Today (Wednesday 17 November) is World Prematurity day, we would love to share the challenging but inspiration journey of mother of five-month-old twins Grayson and Jenson who gave birth to her boys at our Women’s Hospital.
At 5.05pm on Tuesday 1 June 2021, mum Lindsey welcomed into the world baby number one weighing just 1lb 11oz and at 5.17pm baby number two arrived, so tiny at 1lb 9oz both weighing less than the average bag of sugar. Our nurse Ena was given the honour of naming the twins from three names provided by mum and dad. Baby one was named Jenson, after the formula one driver because he was always quick to exit the racecourse. Baby two was named Grayson, a name chosen by parents Lindsey and Liam before his birth.
Linsday said: “It all started on the 28 May 2021, when I had my very first midwife appointment - I finally got to hear my boys' heartbeats.”
Following this, Lindsey’s midwife asked her if she was feeling ok as they had noticed that her white blood cells had begun appearing in her urine sample. The midwife directed Lindsey to seek assistance if she experienced pain or was frequently needing to use the toilet.
“The next morning, pains started to come. I called my midwife she advised me to go to our local hospital to be checked over. After being checked over I was told I was 3cm dilated and in slow labour. I thought, this can’t be real, I can’t have my babies at 24 weeks and 3 days into my pregnancy, this is dangerous for us all.
“Later that evening around I was transferred to the delivery suite three times back and forth, feeling very anxious about all of this happening to something that was out of my control. I was given lots of medicines for my babies lungs in case I gave birth at this early stage.
“I was taken to the delivery suite for an emergency C-section at around 4pm as the contractions began to worsen. I was introduced to the special angels from the Neonatal Intensive Care Unit at Birmingham Women’s Hospital who would be helping the boys when they were delivered. I also got the chance to meet the professor who supported my operation, he was lovely too.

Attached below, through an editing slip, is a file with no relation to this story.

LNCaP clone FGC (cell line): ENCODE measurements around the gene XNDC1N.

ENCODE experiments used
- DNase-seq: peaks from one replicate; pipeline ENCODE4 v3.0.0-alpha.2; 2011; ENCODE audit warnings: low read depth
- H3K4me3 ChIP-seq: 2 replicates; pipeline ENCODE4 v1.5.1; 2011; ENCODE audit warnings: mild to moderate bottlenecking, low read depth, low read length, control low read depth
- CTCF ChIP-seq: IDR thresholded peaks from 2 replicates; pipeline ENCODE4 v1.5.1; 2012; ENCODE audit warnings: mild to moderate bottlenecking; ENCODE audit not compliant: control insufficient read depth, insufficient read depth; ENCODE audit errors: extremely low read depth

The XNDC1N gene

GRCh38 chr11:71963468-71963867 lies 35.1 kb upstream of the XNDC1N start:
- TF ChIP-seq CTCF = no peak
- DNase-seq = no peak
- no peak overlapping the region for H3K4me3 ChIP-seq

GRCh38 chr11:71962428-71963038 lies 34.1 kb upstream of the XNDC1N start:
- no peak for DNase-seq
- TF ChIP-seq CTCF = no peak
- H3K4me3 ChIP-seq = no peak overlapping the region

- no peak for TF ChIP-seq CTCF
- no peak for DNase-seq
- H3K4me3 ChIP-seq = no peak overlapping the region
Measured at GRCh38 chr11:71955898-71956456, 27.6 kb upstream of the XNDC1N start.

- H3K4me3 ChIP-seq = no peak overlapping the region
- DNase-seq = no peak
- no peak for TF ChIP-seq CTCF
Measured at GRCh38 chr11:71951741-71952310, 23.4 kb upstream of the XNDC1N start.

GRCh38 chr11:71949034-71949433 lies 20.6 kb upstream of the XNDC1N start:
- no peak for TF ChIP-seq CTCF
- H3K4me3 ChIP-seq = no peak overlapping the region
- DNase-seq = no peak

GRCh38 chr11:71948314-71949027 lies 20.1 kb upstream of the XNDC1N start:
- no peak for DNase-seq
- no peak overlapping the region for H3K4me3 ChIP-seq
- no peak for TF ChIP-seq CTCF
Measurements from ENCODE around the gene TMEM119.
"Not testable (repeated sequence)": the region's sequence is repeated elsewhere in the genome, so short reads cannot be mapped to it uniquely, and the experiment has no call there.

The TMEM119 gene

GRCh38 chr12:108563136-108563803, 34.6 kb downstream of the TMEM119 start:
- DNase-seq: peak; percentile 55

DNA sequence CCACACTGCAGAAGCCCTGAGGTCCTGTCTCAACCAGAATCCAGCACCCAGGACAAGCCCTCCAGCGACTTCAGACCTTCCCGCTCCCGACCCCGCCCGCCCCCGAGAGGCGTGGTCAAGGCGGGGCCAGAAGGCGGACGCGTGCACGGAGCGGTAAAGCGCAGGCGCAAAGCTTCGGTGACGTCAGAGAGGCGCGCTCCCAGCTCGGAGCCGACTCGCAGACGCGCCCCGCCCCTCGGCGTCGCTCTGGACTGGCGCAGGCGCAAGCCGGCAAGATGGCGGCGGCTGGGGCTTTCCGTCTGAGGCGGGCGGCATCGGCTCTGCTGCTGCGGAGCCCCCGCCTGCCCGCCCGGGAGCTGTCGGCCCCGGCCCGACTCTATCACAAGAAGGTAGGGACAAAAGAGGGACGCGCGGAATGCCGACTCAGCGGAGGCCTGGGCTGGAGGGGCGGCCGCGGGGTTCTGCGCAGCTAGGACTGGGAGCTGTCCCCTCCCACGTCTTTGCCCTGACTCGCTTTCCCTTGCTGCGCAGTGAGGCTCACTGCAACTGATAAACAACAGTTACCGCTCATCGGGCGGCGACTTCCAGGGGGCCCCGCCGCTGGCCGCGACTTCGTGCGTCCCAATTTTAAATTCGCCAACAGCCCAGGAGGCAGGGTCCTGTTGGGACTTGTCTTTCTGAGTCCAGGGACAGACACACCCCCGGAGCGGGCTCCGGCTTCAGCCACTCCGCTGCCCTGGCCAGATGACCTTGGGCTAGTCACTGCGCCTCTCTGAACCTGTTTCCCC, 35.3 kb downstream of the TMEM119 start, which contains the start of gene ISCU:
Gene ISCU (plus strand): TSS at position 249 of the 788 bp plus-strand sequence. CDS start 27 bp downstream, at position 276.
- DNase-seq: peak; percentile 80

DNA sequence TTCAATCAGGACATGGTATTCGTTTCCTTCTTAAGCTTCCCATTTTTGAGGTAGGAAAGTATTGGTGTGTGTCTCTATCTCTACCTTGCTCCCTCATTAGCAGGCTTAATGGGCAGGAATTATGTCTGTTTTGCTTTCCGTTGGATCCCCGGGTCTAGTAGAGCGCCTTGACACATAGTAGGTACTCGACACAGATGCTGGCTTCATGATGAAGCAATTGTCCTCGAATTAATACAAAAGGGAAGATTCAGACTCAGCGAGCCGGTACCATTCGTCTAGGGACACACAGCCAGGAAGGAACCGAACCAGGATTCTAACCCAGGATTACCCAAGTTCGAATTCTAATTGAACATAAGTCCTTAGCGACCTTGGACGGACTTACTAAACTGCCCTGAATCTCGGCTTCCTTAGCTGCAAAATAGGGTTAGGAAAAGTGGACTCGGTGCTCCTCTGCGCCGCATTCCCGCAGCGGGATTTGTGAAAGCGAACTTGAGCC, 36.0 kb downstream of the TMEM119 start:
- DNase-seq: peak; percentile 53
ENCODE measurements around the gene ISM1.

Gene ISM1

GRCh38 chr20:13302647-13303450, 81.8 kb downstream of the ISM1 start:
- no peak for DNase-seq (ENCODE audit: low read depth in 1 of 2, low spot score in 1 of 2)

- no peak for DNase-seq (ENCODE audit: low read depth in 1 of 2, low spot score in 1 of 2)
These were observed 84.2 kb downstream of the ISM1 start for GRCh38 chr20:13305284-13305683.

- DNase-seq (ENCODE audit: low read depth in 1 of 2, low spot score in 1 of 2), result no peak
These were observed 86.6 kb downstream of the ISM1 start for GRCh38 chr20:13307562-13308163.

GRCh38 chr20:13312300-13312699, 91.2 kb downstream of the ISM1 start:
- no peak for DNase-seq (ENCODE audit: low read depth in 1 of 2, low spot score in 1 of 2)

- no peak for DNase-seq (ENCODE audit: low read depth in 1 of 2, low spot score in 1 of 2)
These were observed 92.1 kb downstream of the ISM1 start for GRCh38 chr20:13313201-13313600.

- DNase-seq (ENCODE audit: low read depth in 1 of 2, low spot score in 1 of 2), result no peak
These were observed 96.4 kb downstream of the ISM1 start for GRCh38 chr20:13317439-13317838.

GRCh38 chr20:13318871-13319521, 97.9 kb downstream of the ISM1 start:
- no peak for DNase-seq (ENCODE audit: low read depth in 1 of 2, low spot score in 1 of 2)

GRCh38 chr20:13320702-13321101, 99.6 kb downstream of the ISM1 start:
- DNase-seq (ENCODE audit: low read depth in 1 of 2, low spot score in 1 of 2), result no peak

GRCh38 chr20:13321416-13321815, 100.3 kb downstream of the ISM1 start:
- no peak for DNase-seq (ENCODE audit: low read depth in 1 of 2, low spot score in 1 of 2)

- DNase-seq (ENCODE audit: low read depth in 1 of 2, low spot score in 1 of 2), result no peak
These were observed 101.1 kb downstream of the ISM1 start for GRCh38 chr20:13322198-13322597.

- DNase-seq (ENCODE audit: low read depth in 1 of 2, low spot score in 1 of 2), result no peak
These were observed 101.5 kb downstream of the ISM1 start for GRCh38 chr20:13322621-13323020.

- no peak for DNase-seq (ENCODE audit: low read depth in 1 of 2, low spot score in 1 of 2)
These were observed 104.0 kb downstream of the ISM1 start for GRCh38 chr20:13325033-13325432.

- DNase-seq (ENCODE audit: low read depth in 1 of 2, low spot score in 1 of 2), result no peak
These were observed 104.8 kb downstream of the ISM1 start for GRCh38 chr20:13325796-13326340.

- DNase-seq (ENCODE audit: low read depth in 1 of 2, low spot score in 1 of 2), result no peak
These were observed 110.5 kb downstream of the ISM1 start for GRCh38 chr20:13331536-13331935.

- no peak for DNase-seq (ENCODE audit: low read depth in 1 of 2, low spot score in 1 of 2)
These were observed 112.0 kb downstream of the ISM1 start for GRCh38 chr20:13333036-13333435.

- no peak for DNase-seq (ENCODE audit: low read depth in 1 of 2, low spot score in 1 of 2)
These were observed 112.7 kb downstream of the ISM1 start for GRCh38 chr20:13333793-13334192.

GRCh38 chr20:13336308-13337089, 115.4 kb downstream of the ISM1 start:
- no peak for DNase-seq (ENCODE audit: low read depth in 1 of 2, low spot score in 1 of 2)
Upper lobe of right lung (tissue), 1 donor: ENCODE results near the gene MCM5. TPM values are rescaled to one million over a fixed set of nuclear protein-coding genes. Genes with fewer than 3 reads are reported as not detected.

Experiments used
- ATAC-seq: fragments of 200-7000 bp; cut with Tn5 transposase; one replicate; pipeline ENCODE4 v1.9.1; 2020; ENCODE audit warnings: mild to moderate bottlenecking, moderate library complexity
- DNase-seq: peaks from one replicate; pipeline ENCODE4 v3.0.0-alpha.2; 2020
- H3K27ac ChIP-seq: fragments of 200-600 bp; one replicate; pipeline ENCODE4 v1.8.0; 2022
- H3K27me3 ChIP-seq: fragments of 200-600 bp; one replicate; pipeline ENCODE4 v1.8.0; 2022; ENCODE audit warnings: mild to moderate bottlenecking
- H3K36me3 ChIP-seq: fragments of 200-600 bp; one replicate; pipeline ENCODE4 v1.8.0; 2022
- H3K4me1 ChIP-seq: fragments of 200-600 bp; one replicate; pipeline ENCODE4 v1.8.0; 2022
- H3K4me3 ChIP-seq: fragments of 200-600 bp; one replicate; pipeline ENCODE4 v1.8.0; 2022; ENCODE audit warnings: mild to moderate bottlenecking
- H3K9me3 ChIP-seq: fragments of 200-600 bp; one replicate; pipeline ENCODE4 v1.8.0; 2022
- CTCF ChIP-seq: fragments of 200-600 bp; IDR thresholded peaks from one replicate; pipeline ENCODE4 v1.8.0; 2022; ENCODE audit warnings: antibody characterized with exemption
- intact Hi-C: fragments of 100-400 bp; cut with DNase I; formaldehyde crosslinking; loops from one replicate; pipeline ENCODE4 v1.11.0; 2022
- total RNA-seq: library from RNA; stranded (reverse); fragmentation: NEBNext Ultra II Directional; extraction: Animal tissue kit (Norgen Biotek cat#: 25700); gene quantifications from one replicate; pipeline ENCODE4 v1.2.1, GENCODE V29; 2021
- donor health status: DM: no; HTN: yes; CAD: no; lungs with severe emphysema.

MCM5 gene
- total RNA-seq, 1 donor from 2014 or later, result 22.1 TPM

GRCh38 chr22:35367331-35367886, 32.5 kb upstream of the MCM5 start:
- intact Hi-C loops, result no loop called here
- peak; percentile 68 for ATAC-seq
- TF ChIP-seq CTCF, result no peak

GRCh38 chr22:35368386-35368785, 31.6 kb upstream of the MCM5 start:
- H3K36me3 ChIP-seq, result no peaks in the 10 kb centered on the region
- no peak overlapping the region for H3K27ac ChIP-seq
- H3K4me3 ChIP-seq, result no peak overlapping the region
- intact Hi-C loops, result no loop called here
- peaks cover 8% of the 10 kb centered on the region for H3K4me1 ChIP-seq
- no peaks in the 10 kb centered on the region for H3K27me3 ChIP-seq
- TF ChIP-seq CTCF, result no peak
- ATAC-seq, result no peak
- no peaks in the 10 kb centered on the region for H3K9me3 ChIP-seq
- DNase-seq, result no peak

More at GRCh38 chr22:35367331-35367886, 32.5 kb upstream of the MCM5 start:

“After delivery, I only got to have a little look at them before they were rushed off to the special unit where the angels at Neonatal Intensive Care unit would take care of them. I was then taken to recovery where I started to express my milk for the boys, it wasn’t easy as my body wasn’t supposed to at such an early stage in my pregnancy but I managed to get 8ml of breast milk for them, amazing I thought.
“My boys were alive and breathing with lots of support from many machines, so tiny that their eyes were still closed. I thought, this place must be a miracle just like magical chocolate factory, when you see all those fabulous machines working around the clock to make all those fabulous chocolates, we all love. The doctors and nurses are angels sent from above to save tiny premature babies.”
Sadly, Lindsey and Liam were told that the odds of the twins surviving were low due to their prematurity.
“All of the staff were very supportive this is the world no one will ever know about until you’re an ‘NICU parent’.”
Jenson’s and Grayson’s parents were told that baby one, Jenson had a perforation in his bowel – falling critically ill, he was rushed to our Children’s Hospital where his first operation took place. Later that week, they were also told that Grayson had also fallen ill just as his brother had with Necrotising Entero-Colitis (NEC) which had caused his bowels to become inflamed. This is a common issue that can occur with newborn babies and can be fatal to poorly infants. Both operations on the boys were successful and the babies stayed at our Children’s Hospital for six weeks to recover from their illnesses.
Throughout the boys' journey there were a few times where their family thought they may have to say their goodbyes, however each time they were able to pull through and fight for their lives. The Warner family are still fighting, taking each day as it comes. Grayson was discharged on November 9 after his time on the Neonatal Intensive Care Unit and at our Children’s Hospital Paediatric Intensive Care Unit, however Jenson is still fighting, before he can join his brother Grayson at home.
Lindsey shares her message to families going through a similar experience and encourages parents to write about their own experiences to process their emotions.
“There will be times when you feel weak like you can’t face this journey any longer. It’s painful, it’s scary but you have to stand back take a deep breath and see how far we have come. Our babies, being able to live in the Neonatal Intensive Care Unit, makes us lucky as many I’ve seen don’t make it through. Take it step by step, day by day, every minute counts. I have met many amazing friends along my way and through social media. I’m starting to see the light that everyone told me I would see at the start. 24 weeks later I have one baby home, there is an end. Just hold on tight, cry when you have to, laugh when you can, smile and be the best you can be, be brave.”